My quiet, safe community...not so much anymore

Shorewood residents urged to lock up
By Annysa Johnson
Shorewood Police are urging residents to lock their windows and doors, even when they're home, after a rash of burglaries in which one family lost the wife's engagement ring and another's cat was killed when it escaped and was run over by a car.

The village has had 11 burglaries and one attempt since June 2 - almost all during the day and through unlocked windows and doors - a spike from the five-year monthly average of about four, the department said.

And the rash of breakins has many residents rattled.

Jim Jaynes of E. Olive St. spent Thursday helping a neighbor install security locks on his downstairs windows.

It was Jaynes who discovered the screen to another neighbor's home popped open on Wednesday and his children who found that neighbor's cat dead in the street.

"People don't realize when they break into your house what they're doing to you," said Jaynes, who helped take the cat to a local emergency center.

"A piece of jewelry, an iPod - that can all be replaced. But this is someone's pet."

Shorewood Crime Prevention Officer Kelvin Walton said residents are being urged to lock their windows and doors, make sure they have adequate lighting and remove dense shrubbery where burglars can hide.

"People need to take basic crime prevention steps," he said.

First off, people who live in some of Milwaukee's higher-crime areas may think I should count my blessings to live in a village that's experienced only 12 break-ins in the last month. Frankly, I don't give a flying fart about the "relative" safeness of Shorewood. For the better part of ten years I've taken pride in living in a place where I felt safe leaving my doors and windows unlocked when I'm home and being able to take a walk at night without worrying over who might be lurking around the next corner. That this tranquility is being chipped away at by scum who see my home as nothing more than a smorgasboard for their criminal activities doesn't leave me with a sense of longing for the better days. It pisses me off. It makes me want to put a stop to it right now.

Thursday night a friend and I were chased by a car without plates after at an intersection the occupants jumped out and started threatening us. Why? I don't know. But I do know that after witnessing them driving off at over 50mph down a residential street and driving erratically the entire time, that when I called the police to report these events and that the car would be passing the police station in a matter of seconds, I was told there wasn't much that could be done. I know that at right around this time a friend was receiving a stern lecture from a police officer for walking across a street against a flashing Don't Walk sign. And I know that two days later the police were out lecturing fathers who lit off a couple bottle rockets just to impress the kids.

Listen. I don't want to be too overly critical of our law enforcement officers. Their jobs are tougher than I could ever imagine, particularly when working in areas where there's little to no cooperation from the citizenry they're trying to protect (not that that necessarily happens in Shorewood). But even if it is within their duty (and I'm not arguing it isn't) to prevent jaywalking or shooting off fireworks, when we get to the point where the police are telling people to literally lock themselves in their homes to be safe, it looks like we've got a slight problem with priorities.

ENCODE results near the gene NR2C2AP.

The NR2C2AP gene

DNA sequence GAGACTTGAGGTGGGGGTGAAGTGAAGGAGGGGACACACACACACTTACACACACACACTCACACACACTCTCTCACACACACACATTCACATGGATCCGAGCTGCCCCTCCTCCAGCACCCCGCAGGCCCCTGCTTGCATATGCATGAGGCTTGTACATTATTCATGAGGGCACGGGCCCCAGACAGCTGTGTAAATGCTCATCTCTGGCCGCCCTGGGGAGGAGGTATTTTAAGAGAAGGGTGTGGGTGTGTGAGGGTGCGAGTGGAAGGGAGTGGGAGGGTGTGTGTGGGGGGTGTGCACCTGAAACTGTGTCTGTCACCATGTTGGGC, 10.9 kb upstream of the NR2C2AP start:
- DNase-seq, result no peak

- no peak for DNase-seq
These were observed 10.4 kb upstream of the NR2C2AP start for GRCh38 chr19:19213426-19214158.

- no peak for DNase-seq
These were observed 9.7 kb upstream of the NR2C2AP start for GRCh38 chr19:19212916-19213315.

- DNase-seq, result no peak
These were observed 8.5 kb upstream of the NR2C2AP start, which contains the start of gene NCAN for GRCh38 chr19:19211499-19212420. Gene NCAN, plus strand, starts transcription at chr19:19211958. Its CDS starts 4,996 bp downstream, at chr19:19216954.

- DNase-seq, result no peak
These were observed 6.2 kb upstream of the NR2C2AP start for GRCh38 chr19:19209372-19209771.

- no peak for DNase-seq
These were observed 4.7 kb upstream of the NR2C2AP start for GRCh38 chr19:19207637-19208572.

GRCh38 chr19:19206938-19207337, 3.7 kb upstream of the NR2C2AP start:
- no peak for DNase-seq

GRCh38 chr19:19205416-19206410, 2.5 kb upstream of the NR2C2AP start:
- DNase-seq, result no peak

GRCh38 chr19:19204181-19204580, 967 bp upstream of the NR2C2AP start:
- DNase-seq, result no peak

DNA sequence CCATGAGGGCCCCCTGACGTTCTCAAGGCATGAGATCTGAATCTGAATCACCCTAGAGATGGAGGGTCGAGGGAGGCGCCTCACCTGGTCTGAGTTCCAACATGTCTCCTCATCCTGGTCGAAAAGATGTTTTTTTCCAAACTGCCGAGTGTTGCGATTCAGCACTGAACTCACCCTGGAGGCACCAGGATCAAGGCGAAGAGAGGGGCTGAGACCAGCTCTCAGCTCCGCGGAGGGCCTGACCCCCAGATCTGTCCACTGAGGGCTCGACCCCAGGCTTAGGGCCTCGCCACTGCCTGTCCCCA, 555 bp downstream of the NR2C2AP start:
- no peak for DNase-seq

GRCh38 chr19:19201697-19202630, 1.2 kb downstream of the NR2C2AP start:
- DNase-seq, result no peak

If you live in Shorewood, or any community, for that matter, that's seen a rise in crime both on the street and in the home, engage your police department. Find out what they're doing in response to these activities. Engage your neighbors. Encourage them to be vigilant when something "doesn't seem right" in your neighborhood. But most of all, protect yourself. Make criminals painfully aware of the fact that if they attempt to hurt you or your loved ones, you will respond in kind. Let them know that if they enter your property uninvited, if they violate your house and home, that in the end they will be far worse off than when they embarked on their little crime spree.

I'm not saying to carry a gun (but I'm not saying it would hurt, either). And I'm encouraging anyone to take the law into their own hands. Maybe it's just a matter of presenting a unified front to criminals. Maybe it's letting them know that you will snitch. Assure them that your neighbors will as well. Guaranty them that when they are caught you will personally see to it that they will be prosecuted to the fullest extent of the law and that since they violated you, you will make it your duty to see to it they never, ever do it again.

Criminals are cowards and weak. They prey on those they think are the same. But so long as we force them to believe they are the weakest among us, it won't be law-biding citizens who live in fear.

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